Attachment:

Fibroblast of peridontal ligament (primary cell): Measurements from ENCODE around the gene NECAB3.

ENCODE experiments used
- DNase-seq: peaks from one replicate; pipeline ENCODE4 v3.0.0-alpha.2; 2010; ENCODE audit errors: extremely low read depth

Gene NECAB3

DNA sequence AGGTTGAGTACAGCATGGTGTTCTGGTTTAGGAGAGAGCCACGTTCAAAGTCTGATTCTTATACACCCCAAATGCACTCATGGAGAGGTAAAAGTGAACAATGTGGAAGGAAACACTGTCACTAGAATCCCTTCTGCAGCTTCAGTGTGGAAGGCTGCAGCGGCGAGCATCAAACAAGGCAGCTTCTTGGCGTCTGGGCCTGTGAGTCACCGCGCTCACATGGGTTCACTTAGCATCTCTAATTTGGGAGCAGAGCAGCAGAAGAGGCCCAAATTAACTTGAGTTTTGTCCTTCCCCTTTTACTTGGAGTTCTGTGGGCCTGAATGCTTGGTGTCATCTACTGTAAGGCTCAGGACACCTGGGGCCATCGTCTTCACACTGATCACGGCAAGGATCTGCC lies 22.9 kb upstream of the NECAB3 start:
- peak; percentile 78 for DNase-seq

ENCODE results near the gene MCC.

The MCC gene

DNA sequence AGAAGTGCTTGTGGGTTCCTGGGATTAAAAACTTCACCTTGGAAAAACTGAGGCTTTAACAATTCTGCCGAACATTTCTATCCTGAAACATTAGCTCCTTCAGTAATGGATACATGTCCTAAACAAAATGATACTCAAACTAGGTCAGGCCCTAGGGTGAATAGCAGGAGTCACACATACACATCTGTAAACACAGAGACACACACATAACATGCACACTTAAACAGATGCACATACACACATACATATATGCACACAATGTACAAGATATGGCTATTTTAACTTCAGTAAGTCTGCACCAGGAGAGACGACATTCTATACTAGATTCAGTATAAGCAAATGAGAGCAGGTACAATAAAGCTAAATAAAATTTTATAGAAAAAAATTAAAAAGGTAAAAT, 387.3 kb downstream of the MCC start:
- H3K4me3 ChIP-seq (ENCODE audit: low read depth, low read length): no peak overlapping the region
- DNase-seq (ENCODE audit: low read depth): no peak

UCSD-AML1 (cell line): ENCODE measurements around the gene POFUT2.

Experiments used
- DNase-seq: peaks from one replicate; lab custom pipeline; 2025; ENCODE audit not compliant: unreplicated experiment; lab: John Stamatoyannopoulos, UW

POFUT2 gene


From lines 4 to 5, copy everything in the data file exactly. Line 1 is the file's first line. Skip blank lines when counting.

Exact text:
Gene NECAB3

DNA sequence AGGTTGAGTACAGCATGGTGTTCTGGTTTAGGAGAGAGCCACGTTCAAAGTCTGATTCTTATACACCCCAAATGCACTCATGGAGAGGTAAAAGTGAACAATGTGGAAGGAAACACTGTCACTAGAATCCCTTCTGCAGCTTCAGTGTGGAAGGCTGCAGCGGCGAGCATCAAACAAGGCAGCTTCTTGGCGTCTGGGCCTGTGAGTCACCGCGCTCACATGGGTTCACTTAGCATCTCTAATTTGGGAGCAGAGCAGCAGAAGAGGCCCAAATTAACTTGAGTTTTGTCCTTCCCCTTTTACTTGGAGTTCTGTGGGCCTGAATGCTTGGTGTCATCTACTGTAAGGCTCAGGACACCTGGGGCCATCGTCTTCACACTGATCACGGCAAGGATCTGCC lies 22.9 kb upstream of the NECAB3 start: